“The strange, difficult, contradictory man who emerges as the real Shakespeare, Edward de Vere, the 17th Earl of Oxford, is not just plausible but fascinating and wholly believable.”
By David McCullough, Pulitzer Prize-winning historian, in his introduction to Charlton Ogburn’s The Mysterious William Shakespeare.
For a superb introduction to the Shakespeare Authorship controversy, go to The Shakespeare Oxford Fellowship.
This Sourcebook aims to provide direct and comprehensive access to evidence and arguments related to the Shakespeare authorship controversy as it applies to Shakspere of Stratford and Edward De Vere, the 17th Earl of Oxford. As much as possible, this site will provide uncluttered access to original texts and documents. Oxfordians believe that open minds free to access original sources and factual evidence will be persuaded.
For my background on this issue, you may want to read Why I Became an Oxfordian.
In the Oxfordian Library:
The Writings of Gwynneth Bowen
The Writings of Lilian Winstanley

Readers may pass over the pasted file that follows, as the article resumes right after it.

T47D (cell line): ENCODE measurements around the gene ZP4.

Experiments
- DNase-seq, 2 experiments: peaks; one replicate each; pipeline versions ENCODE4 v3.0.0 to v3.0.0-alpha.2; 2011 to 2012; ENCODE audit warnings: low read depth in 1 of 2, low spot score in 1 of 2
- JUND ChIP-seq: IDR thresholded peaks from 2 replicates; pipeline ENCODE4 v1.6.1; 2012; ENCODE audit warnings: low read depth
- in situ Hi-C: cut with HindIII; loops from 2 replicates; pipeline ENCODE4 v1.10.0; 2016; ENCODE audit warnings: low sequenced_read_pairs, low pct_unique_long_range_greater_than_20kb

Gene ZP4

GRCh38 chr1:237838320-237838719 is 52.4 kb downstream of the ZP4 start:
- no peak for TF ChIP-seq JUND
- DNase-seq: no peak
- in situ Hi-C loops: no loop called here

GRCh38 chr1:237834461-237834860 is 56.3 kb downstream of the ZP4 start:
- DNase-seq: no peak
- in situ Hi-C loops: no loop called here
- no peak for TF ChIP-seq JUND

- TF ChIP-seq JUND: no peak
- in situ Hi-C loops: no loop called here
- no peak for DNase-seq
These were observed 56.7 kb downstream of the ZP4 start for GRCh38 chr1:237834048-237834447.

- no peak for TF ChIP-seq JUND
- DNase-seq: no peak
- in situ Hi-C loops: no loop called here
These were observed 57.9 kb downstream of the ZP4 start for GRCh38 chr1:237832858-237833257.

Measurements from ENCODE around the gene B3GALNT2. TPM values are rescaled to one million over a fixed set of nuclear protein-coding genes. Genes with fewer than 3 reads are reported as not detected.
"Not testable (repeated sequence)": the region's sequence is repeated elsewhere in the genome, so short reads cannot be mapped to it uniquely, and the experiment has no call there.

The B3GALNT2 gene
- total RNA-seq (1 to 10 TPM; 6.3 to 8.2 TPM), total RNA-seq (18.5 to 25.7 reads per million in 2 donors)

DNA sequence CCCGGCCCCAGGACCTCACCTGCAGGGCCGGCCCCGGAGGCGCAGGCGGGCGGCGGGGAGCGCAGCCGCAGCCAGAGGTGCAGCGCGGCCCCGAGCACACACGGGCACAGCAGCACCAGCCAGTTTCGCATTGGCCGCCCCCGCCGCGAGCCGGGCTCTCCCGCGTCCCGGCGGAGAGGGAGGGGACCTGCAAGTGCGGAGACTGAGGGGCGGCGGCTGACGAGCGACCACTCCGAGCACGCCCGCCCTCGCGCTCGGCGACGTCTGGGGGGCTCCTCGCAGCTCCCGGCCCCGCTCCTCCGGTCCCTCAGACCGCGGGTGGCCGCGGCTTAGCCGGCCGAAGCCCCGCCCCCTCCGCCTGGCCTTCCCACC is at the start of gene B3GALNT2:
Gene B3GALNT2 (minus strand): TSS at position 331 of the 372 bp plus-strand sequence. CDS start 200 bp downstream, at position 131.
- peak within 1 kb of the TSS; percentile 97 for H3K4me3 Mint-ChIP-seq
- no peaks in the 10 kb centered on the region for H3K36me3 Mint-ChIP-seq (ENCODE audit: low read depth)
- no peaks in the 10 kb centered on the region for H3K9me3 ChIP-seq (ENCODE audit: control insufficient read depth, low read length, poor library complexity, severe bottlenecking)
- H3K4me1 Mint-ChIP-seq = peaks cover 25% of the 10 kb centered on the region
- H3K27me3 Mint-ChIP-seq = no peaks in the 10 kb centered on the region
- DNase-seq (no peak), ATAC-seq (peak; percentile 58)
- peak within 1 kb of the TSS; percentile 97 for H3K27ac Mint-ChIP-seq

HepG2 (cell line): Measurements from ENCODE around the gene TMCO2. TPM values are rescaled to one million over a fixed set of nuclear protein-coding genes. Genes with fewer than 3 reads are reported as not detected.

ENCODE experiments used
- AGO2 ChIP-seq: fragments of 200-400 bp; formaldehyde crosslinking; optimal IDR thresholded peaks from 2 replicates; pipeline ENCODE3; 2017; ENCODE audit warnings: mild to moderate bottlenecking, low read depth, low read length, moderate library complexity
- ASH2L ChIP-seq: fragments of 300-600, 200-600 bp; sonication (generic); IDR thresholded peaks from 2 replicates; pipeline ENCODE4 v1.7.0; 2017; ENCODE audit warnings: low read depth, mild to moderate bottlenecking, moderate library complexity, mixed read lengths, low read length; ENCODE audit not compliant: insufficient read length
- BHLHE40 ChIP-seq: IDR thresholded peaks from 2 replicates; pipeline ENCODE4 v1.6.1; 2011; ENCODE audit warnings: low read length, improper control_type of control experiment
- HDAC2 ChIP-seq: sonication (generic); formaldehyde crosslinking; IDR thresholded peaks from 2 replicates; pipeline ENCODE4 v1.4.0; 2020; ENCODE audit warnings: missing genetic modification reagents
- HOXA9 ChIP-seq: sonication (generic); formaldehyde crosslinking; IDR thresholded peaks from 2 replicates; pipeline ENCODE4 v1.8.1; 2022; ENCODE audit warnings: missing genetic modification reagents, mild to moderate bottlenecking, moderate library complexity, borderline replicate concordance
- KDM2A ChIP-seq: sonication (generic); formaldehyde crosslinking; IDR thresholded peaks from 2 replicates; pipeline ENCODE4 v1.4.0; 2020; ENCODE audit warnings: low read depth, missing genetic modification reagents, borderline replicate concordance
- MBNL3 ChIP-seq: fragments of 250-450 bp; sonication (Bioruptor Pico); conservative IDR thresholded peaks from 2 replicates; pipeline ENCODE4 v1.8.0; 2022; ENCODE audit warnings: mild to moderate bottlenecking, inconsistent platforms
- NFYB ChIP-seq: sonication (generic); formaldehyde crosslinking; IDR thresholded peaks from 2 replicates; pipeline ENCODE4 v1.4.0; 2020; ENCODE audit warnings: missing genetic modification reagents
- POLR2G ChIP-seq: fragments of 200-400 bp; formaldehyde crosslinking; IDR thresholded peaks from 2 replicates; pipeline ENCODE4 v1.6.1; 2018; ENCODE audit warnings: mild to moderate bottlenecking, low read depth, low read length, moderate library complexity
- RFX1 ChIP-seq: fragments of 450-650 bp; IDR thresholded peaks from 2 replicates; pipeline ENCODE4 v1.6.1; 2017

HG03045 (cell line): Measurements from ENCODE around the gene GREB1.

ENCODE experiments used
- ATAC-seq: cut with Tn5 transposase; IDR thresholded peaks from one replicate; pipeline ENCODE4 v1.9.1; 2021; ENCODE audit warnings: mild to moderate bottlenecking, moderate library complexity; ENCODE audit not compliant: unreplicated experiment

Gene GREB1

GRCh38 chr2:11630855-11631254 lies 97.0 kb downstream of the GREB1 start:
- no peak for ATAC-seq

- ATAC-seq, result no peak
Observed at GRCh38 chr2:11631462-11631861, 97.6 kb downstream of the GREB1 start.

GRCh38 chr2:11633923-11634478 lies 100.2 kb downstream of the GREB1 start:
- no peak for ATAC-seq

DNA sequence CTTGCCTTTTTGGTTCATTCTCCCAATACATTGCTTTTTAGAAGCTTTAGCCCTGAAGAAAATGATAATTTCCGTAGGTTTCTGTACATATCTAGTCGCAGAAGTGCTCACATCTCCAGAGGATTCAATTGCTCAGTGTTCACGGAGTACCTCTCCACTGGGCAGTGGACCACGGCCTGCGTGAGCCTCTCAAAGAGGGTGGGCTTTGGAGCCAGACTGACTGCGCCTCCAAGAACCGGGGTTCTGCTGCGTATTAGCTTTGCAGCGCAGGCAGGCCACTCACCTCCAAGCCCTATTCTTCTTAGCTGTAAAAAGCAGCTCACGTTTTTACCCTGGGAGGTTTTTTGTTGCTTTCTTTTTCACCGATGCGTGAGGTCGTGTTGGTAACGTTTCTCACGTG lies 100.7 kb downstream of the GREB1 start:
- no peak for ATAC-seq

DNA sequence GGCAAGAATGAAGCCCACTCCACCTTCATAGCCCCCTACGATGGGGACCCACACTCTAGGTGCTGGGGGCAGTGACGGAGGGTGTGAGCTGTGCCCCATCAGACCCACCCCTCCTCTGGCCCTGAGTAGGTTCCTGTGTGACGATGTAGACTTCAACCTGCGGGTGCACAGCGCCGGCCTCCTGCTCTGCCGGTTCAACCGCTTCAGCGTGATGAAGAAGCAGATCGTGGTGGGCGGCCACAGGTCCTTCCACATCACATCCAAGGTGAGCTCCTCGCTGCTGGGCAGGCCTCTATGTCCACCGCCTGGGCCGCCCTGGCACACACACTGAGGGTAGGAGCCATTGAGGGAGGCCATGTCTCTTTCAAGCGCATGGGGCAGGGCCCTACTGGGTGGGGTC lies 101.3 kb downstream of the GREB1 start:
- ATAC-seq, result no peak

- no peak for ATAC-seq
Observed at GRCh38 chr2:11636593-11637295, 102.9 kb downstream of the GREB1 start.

Other Interesting Links:
Shakespeare Law Library
Kindle books by Sir George Greenwood
Kindle book by Lilian Winstanley’s, Hamlet and the Scottish Succession.
Hear Michael York read the Declaration of Reasonable Doubt as you read along.
Note: For the sake of clarity, these are the naming conventions used in the Commentary throughout this site:
“Shakspere” is used when referring to the man of Stratford-upon-Avon who is generally regarded as the author of the Shakespeare poems and plays. This form appears on both his baptism record and his will.
“Shakespeare” is used to refer to the author of the Shakespeare poems and plays without reference to either candidate. This form is most frequently found on the quartos and folios of the poems and plays.
“The Actor” is used on occasion to refer to the “Shakespeare” noted in some documents as a player or as associated with known players. This distinction may prove to be useful since there seems to some contention about exactly who is “Shakespeare” the actor.
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